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Trends in Web Design Involving WordPress

by Tom Johnson on Feb 20, 2009
categories: technical-writing web-design

This week I caught up with Debbie Campbell, a Colorado web designer and developer and the owner of Red Kite Creative, and asked her about the latest trends in web design. I've been following Debbie on Twitter for a while. This week she posted a few tweets about web design and WordPress, so I asked her to share a little more.
In the projects you take on, how common is it for websites to integrate a blog? Are there any trends you're observing?

I almost always suggest that my small business clients consider including or adding a business blog to their sites. I've been doing this for several years, but only in the last 6-9 months have many clients either been agreeing to the idea or, even better, they came in with it in mind at the start.

When you integrate a blog into a site, do you code the site in an authoring tool such as Home Site or Dreamweaver and then add a blog, or do you put the entire site in a blog, using the blog's navigation and page functions as a CMS?

If it's a new site, and an overall CMS is also needed by the client, I would build the entire site in WordPress if it can accommodate all the features they need. But sometimes the client is only interested in adding a blog to an existing site, or is not interested in a CMS but wants a blog.

In that case, I can create a custom WordPress template from any cleanly-coded HTML page and create a 2 or 3-column blog layout that matches the rest of the site perfectly.

If you use WordPress as a CMS for the entire site, how much of the content can the client maintain? What about with the other method, when the pages are created with Home Site / Dreamweaver?

If the site is built in WordPress, the client has access to everything -- they can easily edit and add pages and posts whenever they like using the administrative back end. How much they can do depends ultimately on how interested they become -- I have some clients that only write posts, but others who understand how to install addons to enhance site functionality.

Regular HTML-based sites can only be changed if the client knows HTML and has access to both an HTML editor (like HomeSite or Dreamweaver) and FTP software. I would not recommend this route for a client who has no experience with HTML.

As a web designer, how do you avoid being inundated with free tech support for the life of the website? (Especially when it's a WordPress installation, where users may have a lot of questions or do something that corrupts the pages.)

Tech support isn't free. I'll make corrections at no charge for two weeks after launch, but I stress to all blog and CMS clients that the burden is on them to learn and understand what they now own. Clients are shown how to backup their sites and databases, but it's their responsibility to do so unless they've signed a maintenance contract with me and specifically requested that I take care of their blog or CMS updates and backups.

What level of interest do clients have with SEO when it comes to sites? What do you tell them?

Most clients are quite concerned about SEO and rightly so. I do basic SEO on every site I build (researching keywords, appropriate coding such as ALT attributes and link titles, and writing specific title and description tags for top-level pages) and have done larger SEO projects in the past on my own; I work with dedicated SEO professionals on many projects.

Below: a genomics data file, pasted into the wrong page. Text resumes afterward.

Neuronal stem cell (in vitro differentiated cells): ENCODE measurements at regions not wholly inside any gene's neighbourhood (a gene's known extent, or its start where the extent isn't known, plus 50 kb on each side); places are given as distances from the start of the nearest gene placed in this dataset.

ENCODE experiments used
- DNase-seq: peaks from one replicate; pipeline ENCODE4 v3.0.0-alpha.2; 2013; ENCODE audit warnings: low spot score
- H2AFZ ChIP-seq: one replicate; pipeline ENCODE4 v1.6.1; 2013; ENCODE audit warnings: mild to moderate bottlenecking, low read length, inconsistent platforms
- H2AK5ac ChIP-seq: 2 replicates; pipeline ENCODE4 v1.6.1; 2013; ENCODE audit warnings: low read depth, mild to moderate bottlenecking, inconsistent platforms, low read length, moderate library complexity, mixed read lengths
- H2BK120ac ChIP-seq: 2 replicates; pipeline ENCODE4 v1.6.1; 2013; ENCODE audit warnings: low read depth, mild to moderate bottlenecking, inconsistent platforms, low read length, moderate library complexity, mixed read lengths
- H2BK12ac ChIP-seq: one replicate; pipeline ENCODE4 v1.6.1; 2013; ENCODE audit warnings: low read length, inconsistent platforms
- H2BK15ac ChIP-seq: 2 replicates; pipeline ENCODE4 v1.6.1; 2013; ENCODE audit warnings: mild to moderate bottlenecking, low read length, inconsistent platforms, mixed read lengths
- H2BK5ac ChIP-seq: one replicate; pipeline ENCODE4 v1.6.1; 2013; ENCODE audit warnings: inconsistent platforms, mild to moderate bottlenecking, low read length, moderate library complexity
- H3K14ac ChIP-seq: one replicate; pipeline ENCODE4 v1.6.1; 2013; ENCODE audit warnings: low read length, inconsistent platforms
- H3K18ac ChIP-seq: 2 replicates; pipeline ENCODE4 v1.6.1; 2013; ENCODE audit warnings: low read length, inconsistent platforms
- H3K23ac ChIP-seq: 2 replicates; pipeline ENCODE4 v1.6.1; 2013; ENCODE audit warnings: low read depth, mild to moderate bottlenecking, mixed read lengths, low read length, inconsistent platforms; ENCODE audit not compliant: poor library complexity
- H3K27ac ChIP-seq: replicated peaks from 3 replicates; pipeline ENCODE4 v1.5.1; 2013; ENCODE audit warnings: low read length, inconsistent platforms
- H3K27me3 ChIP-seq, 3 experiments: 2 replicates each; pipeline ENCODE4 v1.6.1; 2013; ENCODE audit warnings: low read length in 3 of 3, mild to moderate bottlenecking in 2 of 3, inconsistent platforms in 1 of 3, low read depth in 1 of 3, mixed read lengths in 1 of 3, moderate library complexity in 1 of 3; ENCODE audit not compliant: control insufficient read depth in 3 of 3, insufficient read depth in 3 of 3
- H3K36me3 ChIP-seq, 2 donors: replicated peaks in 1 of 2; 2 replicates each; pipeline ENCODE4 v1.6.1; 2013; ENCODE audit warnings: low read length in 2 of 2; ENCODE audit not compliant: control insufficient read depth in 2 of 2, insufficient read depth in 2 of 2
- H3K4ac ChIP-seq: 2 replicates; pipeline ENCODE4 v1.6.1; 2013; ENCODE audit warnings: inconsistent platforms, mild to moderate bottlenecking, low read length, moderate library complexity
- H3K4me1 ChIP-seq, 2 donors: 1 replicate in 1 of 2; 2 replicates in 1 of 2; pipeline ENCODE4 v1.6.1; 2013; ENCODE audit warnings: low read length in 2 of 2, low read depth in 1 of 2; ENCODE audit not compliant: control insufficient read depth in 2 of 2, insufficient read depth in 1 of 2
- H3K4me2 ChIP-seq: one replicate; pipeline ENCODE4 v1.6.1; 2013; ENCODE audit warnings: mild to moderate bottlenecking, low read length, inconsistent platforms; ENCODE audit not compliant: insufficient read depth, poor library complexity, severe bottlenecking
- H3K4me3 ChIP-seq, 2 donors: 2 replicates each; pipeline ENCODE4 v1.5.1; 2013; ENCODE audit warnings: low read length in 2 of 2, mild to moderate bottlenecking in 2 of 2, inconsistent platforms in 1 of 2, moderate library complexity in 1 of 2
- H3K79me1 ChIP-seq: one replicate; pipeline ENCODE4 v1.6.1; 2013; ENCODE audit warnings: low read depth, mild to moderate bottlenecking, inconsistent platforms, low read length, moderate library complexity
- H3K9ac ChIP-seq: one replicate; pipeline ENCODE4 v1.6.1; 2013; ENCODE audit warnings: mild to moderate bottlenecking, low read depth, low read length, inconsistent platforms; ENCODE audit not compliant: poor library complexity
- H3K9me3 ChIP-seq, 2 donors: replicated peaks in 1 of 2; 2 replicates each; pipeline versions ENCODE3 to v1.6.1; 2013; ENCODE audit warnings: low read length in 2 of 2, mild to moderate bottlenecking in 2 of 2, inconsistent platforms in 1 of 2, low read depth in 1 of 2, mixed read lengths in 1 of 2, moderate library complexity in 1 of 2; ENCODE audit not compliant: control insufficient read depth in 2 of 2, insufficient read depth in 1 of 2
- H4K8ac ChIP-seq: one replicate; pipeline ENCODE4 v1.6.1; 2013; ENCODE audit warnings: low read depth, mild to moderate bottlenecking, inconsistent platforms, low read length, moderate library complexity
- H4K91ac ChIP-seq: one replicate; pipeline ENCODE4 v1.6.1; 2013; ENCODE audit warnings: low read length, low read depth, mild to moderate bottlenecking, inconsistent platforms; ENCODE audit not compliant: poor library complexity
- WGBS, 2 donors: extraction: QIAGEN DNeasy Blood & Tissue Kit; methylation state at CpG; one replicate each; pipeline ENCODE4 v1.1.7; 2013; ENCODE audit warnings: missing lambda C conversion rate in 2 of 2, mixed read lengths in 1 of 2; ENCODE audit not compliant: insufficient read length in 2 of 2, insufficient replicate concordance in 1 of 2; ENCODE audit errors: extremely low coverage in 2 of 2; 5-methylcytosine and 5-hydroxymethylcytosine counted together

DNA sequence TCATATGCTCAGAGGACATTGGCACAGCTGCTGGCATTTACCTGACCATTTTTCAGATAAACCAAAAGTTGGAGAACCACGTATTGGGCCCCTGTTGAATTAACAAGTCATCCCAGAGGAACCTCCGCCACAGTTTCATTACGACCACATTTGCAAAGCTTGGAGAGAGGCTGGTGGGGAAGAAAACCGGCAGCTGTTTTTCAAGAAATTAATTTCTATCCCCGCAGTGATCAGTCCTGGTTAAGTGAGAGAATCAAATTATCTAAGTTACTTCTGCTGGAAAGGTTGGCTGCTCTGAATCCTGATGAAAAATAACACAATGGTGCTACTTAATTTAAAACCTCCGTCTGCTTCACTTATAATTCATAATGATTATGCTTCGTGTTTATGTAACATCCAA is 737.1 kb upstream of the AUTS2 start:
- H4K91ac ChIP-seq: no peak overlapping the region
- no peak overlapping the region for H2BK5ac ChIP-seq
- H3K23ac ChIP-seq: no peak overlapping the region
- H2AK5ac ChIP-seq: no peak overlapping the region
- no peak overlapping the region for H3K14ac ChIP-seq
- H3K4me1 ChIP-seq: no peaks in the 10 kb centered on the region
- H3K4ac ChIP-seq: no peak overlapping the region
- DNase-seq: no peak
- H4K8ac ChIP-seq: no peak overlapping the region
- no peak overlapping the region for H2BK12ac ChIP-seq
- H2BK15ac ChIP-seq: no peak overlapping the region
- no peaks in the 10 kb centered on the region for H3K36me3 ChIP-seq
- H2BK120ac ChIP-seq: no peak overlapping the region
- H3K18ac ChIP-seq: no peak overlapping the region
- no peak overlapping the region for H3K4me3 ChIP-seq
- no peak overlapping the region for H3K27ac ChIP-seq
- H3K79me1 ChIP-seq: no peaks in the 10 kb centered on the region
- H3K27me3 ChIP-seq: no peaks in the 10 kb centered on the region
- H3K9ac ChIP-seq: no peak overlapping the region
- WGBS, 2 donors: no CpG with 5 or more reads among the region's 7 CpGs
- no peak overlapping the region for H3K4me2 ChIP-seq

As a former Internet retailer I have hands-on experience in both SEO and PPC and can talk to clients about the pros and cons of each. And I choose open source software that's search engine-friendly.

Overall, as sites like WordPress enable clients to do more web publishing and management themselves, what problems do you notice? Do users quickly get themselves in trouble?

Not really. I'd say that most of my clients who've gotten a blog in the last six months are doing just fine with it -- that speaks to the ease-of use of WordPress vs. some of the more complicated blog and CMS platforms.

Can you comment on any other trends you're observing in web design? Are there more requests for shopping carts (for example, for people to start their own businesses), more jquery additions (for example, to create custom image galleries), more emphasis on SEO so people rank higher, more blogs?

Emphasis on SEO has been steady or growing since I started my company in 2005, and I think that it will stay that way (even as the nature of SEO work evolves). I've had a lot of gallery or portfolio-based sites in the last six months or so - some of my favorite types of sites to build -- and am starting to see more e-commerce site requests recently.

It seems that about 2/3 of my clients are now getting or considering blogs. I think that's a good trend to watch; it's a fine thing when a small business owner begins to realize that he or she really is an expert in what they do, and can use their website to both share that expertise and build interest in their business.

For more about Debbie Campbell, see her site, Red Kite Creative. You can also browse her portfolio.

About Tom Johnson

Tom Johnson

I'm an API technical writer based in the Seattle area. On this blog, I write about topics related to technical writing and communication — such as software documentation, API documentation, AI, information architecture, content strategy, writing processes, plain language, tech comm careers, and more. Check out my API documentation course if you're looking for more info about documenting APIs. Or see my posts on AI and AI course section for more on the latest in AI and tech comm.

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